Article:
Coho earns prestigious UNM education award
On Oct. 13, Beverly J. Coho won the prestigious Bernard S. Rodey Award from the University of New Mexico, which recognizes outstanding alumni whose leadership efforts have contributed significantly to the education field.
Coho, 70, from Ramah Chapter, has dedicated her life to leadership in education in many areas to improve the quality of life for her people and all citizens.
“I felt humbled to receive the award,” said Coho. “I understand Bernard Rodey was a hard worker. He appeared to be an all-around person – an educator, legislator, and judge who served locally and nationally. I thought if somebody is going to think of me in those terms, I am thankful.”
Rodey is often referred to as the “father of the university” for his work in drafting the bill that founded UNM in 1889.
Coho graduated from UNM in 1973 with a bachelor’s degree and is currently a master’s candidate in public administration.
She believes that education has been the key to her success in almost every discipline in which she has excelled over her 50 -year career, which includes 30 years with the Navajo Nation government where she worked in several leadership positions such as division director for human resources and public safety.
“I was really happy and honored for the award, but I’m not much of anything without my family, my hard-working colleagues and my staff members,” said Coho. “It’s only because of their support, help and understanding of me that I’ve worked this long. I share my award with all of them.”
Coho is also firmly rooted in her traditional Navajo way of life, theories and language, which she learned from her grandparents and her clanship group.
“In my belief, I have to have a balance in life,” she said. “I stand very strong on my Navajo principles and practices.”
She believes teaching and sharing knowledge with others is a duty paramount to advocating for: business development to alleviate poverty, health programs to minimize health disparities, student learning to eliminate illiteracy, public safety to reduce crime, training of human resources to decrease unemployment, voter rights to increase voter engagement, and fighting elements of family dysfunction in order to improve quality of life.
“What ties this whole thing together, regardless of what discipline or position you’re in, whether executive leadership or support, education is what transcends everything,” she said. “I think it’s everybody’s role and responsibility to educate others, to bring other people up and not leave them behind.”
Coho said she is forever indebted to her clanspeople who came before her who selflessly instilled their values in her.
“There’s no going somewhere by yourself,” she added. “To excel, you have to carry your people, bring them along with you, not just to improve family, community or tribe, but the whole Nation as well.”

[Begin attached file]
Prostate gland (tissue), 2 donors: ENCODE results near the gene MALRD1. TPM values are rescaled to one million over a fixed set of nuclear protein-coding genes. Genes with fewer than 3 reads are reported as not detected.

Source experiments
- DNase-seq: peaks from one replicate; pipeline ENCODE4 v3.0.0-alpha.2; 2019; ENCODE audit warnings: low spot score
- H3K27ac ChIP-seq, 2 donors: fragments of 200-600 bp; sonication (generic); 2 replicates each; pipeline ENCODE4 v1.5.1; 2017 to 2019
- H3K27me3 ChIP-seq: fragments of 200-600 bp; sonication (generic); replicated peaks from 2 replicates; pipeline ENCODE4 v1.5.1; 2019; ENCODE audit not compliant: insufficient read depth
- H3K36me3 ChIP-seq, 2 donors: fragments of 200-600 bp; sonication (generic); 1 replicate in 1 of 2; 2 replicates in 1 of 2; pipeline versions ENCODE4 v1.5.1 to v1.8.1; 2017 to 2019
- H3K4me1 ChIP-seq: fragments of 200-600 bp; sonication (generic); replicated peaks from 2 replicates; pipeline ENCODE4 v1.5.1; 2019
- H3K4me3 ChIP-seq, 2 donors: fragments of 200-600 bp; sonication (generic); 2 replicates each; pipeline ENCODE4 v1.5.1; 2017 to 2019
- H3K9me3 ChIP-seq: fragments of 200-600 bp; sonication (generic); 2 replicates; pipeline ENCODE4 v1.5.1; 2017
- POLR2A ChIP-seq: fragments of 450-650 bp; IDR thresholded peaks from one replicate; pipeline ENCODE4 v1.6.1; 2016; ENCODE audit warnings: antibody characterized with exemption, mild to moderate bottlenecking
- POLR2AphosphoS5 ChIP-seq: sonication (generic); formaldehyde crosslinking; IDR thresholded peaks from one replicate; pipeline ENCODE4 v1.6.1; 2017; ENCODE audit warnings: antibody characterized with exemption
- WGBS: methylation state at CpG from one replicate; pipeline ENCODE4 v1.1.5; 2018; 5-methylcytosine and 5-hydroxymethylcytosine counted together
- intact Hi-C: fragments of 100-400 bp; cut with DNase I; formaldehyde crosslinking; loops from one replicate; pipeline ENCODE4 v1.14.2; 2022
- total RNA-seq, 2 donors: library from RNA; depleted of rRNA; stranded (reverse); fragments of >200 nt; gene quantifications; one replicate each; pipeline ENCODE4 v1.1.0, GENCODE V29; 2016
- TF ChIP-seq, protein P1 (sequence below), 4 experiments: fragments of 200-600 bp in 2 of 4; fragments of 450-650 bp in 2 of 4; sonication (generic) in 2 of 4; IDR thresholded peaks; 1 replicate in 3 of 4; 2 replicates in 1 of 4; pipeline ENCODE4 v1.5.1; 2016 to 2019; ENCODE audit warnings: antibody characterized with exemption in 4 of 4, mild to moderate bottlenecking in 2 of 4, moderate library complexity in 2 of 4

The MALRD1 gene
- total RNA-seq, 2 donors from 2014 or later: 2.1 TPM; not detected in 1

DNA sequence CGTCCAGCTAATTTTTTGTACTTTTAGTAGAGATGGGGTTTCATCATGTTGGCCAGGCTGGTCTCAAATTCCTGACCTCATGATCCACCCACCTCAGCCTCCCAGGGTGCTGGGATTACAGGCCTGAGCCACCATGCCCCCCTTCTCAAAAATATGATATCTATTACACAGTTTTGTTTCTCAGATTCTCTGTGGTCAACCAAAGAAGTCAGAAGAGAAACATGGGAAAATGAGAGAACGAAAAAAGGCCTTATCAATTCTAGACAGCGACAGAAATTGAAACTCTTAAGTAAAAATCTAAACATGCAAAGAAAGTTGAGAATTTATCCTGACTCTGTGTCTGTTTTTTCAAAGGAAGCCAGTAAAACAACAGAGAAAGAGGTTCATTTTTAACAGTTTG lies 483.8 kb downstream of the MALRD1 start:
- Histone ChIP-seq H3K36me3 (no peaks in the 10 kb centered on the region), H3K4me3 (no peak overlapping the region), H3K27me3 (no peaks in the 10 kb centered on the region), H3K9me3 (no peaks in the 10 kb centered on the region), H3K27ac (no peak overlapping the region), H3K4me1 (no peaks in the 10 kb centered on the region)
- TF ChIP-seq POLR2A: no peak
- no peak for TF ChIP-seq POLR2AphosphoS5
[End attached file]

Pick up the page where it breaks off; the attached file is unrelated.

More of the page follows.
Coho believes the COVID-19 pandemic is a good example of how everyone had to work together and share their knowledge in order to take care of their families, friends, and humanity as a whole.
“Fundamentally, we all know that kindness, love and education is what gives rise to the beauty of humanity and makes us all kindred souls,” she said.
Coho, now semi-retired, is vice president of the Ramah Navajo School Board Inc. and president of the Albuquerque Area Indian Health Board Inc., which serves 27 tribes, nations, and pueblos in New Mexico, Colorado and western Texas.
Representing AAIHB, she is also a member of the National Indian Health Board along with President Jonathan Nez, who represents the Navajo Nation.
Coho works as a volunteer voter rights coordinator for Cibola County in New Mexico where she encourages people to participate in Democracy by staying informed and exercising their right to vote.
She also serves on several national boards, committees and councils including the Centers for Disease Control, National Budget Formulation Committee for Indian Health, International Indian Finals Rodeo, Special Diabetes Program for Indians and the Tribal Leaders Diabetes Committee.
Coho was inducted into the New Mexico Women’s Hall of Fame in 1991.
In 2018, Coho was a keynote speaker at the International Healing of Spirit World-Wide Conference in Sydney, Australia, where aboriginal and indigenous people of the world gathered to learn how American Indians became successful at fighting sugar diabetes through education, treatment and turning back to their traditional foods.
To young people pursuing their education and careers today, Coho advises it doesn’t matter what discipline you pursue or what position or at what level you serve – education is foremost.
“We are a very unique people, coming from the tribal atmosphere,” said Coho. “If we’re able to latch on to our Navajo upbringing and bring it together with our non-Native upbringing, we can touch the lives of many people.”
Coho is proud to be Tobaazhniazhi (Two Come to the Water Clan), born for Haltsooi Dine’e (Green Meadow Clan). Her maternal grandfather is Kin ya anni (Towering House Clan) and her paternal grandfather is Todichiini (Bitter Water Clan).